SK: While we have not officially made the decision to remain online for the full semester, our remote delivery goes through April, and it’s very likely that by next week we’ll make the decision to stay online. But it’s very challenging for students who don’t have the skill or technology to learn. Some students don’t have access to the Internet at home or have old computers, which makes it hard for them to participate. We’ve purchased computers to lend to students. We’ve also extended the withdrawal date by a month and will likely extend it to the end of the semester. We’re trying to listen very closely to what students need. They didn’t sign up for this. Those that are comfortable with it will continue and thrive, but there will be others who simply can’t do this.

We’re working on a strategy to provide a voucher for students who drop out of a class because of this new format of instruction. The voucher would allow them to take that class for free in an upcoming semester. We’re trying to do everything we can to be fair to students, fair to faculty and fair to staff. It has been a challenge, but, we are managing to do it.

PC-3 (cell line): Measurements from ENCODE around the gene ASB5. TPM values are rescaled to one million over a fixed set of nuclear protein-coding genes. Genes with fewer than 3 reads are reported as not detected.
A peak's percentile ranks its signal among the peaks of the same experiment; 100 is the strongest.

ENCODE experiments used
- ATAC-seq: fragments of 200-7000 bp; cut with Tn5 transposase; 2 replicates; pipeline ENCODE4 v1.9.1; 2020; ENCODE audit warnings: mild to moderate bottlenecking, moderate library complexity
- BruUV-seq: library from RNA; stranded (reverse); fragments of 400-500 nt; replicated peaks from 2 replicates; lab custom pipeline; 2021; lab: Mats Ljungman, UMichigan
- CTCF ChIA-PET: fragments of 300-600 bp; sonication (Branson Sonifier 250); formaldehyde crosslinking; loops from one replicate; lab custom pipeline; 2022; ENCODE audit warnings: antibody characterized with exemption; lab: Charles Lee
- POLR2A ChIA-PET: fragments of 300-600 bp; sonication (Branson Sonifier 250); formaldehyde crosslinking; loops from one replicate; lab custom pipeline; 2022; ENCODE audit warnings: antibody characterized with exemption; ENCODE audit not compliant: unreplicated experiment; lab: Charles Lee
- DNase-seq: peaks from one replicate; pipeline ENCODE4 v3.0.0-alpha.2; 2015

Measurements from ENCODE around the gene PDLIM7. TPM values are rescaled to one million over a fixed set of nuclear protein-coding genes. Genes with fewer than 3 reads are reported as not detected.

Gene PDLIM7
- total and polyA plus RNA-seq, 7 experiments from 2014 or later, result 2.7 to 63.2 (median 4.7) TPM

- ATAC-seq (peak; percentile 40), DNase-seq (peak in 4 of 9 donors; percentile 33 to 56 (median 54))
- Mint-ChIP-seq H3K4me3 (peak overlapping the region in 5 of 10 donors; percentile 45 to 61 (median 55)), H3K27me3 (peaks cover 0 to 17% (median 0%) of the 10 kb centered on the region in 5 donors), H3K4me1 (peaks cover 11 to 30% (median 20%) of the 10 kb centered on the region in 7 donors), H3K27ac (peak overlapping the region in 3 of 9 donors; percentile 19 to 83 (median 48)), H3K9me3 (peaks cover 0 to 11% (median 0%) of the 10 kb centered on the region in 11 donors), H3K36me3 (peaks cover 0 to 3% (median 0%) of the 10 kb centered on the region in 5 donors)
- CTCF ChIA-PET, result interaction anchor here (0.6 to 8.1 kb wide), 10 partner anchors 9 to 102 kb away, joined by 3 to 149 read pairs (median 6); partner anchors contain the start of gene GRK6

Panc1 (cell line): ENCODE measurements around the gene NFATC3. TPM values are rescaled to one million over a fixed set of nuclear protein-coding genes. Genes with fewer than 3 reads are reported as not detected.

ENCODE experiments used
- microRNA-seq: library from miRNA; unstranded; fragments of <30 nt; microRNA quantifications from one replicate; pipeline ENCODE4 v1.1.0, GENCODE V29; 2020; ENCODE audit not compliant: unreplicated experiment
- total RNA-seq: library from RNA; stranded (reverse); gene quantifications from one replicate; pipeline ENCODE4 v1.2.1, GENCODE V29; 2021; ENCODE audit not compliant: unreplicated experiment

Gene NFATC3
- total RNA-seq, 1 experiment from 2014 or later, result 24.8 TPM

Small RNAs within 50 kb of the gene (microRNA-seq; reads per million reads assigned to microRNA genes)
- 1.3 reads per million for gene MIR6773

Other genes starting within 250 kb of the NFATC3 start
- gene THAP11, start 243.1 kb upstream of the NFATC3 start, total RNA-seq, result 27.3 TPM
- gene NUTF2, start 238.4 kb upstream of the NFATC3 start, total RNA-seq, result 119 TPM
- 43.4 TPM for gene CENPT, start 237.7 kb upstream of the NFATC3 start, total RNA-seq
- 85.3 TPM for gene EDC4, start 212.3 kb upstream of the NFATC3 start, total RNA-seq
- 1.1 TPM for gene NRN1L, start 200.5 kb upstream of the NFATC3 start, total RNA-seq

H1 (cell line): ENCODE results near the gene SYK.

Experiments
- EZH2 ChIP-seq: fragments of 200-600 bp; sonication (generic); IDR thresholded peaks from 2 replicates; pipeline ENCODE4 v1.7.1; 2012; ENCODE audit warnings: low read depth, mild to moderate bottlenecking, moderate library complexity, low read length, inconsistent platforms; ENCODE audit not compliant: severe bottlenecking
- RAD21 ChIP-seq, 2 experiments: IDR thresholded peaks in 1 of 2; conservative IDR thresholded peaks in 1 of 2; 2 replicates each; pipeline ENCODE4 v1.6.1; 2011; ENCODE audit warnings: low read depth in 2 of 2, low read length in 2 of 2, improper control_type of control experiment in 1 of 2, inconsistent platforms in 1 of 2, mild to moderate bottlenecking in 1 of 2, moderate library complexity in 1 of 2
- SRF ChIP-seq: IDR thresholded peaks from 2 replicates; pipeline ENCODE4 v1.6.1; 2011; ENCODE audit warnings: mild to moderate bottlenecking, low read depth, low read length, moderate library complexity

Evo: How has this shift impacted career and technical students and the capacity to deliver programming that might have a hard time transitioning to online and distance formats?

SK: Faculty have become extraordinarily creative in finding online instruction. Let’s say the automotive students would be learning on-site with the Corvette hood up. Some of those lessons, with a little bit of syllabus retooling, can actually be delivered online. Even our biology faculty have found materials to be able to do labs electronically.

Now that doesn’t solve the problem totally, and we may end up having to give students an incomplete if they have any outstanding on-campus work. If our governor lifts the stay-at-home restriction by the end of April, we can specifically bring students and faculty back on campus for those classes. We can also adjust the semester length for certain programs. The faculty may choose to continue to finish the semester remotely, but they may also want to just get back to campus, see their students and help them get ready for the exam in person.

It would be great to do some of the exams that are more difficult to complete remotely, but it’s all up in the air right now. Every day brings something new, as our state and country responds to the virus. Our governor has done a terrific job of easing us into this challenging new environment, but he’s been tough when he’s needed to. We feel that by the end of April we may be beginning to crawl out of this cocoon, and we’ll adapt as we come out of it just as we adapted to go into it.